Racial inequality in the U.S. Covid booster campaign is related to health authorities


The gap was reopened for booster shots after a targeted campaign helped narrow the racial gap in US vaccination rates last fall.

Proponents say distrust of the public health system, access problems, and staff shortages prevent blacks and Hispanics from receiving boosters at the same rate as whites.

The gap was wide, as blacks and Hispanics died in Covid-19 at a disproportionately higher rate than whites, and authorities worked hard to promote vaccines in these communities. Health officials have worked with religious leaders and community groups to address vaccine concerns and make vaccines more accessible.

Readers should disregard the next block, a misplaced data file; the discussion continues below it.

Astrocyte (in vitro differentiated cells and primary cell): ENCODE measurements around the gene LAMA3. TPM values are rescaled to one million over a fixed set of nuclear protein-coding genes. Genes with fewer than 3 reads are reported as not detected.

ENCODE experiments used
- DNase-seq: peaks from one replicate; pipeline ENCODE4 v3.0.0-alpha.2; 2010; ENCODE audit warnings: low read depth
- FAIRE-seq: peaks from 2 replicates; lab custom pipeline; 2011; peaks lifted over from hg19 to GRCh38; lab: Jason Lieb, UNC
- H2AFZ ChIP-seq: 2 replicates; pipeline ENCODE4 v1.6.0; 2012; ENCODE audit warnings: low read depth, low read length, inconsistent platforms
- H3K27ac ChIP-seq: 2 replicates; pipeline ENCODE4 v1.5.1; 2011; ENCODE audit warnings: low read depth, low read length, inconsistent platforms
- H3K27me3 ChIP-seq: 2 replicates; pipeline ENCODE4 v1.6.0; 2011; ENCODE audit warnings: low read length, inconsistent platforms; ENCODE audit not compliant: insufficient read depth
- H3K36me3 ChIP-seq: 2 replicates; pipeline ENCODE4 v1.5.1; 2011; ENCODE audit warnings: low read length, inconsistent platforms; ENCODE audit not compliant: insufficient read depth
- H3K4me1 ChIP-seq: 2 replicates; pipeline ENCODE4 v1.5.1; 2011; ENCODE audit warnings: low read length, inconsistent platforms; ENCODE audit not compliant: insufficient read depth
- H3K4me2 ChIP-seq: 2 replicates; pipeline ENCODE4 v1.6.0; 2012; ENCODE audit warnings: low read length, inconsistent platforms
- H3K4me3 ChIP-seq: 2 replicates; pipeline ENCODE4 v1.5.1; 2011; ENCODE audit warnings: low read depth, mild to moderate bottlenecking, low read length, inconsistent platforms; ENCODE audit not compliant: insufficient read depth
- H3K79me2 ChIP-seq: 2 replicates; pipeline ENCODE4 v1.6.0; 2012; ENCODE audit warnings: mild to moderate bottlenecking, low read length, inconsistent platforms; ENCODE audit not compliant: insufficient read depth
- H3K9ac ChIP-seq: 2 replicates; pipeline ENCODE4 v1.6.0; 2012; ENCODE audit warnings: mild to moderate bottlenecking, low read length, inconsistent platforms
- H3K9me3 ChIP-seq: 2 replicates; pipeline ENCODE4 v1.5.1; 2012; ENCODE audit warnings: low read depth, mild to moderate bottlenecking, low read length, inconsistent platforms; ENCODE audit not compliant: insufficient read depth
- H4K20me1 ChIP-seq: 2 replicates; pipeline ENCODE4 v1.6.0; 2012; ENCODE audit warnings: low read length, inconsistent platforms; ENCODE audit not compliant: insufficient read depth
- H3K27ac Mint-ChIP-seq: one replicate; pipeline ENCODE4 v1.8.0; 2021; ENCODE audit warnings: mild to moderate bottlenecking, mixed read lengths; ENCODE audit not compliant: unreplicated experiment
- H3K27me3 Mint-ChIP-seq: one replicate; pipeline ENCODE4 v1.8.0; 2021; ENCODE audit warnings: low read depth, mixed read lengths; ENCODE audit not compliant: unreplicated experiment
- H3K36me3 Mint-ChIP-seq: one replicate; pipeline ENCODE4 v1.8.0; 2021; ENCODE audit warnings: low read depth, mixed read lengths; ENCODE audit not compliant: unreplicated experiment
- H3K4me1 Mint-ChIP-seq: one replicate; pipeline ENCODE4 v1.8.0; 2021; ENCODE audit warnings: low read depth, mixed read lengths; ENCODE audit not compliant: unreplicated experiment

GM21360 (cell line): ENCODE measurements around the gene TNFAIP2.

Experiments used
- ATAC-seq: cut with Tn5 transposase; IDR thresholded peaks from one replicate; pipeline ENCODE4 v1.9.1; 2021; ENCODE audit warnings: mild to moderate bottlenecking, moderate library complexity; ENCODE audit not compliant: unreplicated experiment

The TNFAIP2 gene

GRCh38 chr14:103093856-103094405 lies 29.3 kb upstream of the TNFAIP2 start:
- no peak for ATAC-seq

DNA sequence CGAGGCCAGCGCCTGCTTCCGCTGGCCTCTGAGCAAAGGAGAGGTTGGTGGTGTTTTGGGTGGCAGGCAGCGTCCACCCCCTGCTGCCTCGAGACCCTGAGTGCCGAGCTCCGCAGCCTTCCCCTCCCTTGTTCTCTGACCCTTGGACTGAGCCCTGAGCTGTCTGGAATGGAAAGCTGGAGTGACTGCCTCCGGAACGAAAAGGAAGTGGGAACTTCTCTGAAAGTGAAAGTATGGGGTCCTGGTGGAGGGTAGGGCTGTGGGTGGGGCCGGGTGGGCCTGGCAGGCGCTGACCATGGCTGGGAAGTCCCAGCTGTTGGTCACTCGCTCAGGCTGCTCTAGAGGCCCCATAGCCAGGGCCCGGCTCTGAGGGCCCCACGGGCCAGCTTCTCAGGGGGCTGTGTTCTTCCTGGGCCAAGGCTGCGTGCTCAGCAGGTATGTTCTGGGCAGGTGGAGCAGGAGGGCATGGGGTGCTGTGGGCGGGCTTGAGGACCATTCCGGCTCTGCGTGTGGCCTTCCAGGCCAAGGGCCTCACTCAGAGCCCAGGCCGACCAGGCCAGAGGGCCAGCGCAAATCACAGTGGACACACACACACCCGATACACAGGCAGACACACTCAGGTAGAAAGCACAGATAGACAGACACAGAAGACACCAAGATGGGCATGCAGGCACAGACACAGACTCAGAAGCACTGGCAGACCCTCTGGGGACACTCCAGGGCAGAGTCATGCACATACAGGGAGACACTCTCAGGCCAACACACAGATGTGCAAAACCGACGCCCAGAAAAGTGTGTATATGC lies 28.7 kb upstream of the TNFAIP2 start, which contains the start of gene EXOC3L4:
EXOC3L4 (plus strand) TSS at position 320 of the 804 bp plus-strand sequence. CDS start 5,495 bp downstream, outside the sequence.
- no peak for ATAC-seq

Eleven states and Washington, DC track booster recipients by race and ethnicity. In those places, the white booster rate (as a share of the fully vaccinated population) is the highest, while the black and Hispanic population lags behind.

For example, in Illinois, more than half of fully vaccinated white residents received boosters by January 19, while 38% of blacks and 33% of Hispanics had a booster effect. received. The white population of the United States is also aging. That is, more Caucasian residents were encouraged to receive boosters sooner.

Gap is questioning whether booster deployment campaigns have reached some of the most vulnerable populations as cases of the new variant of the virus, Omicron, increase.

Joe Coil, head of the Michigan Infectious Disease Prevention Department, said: “Clearly there is a cascading effect.”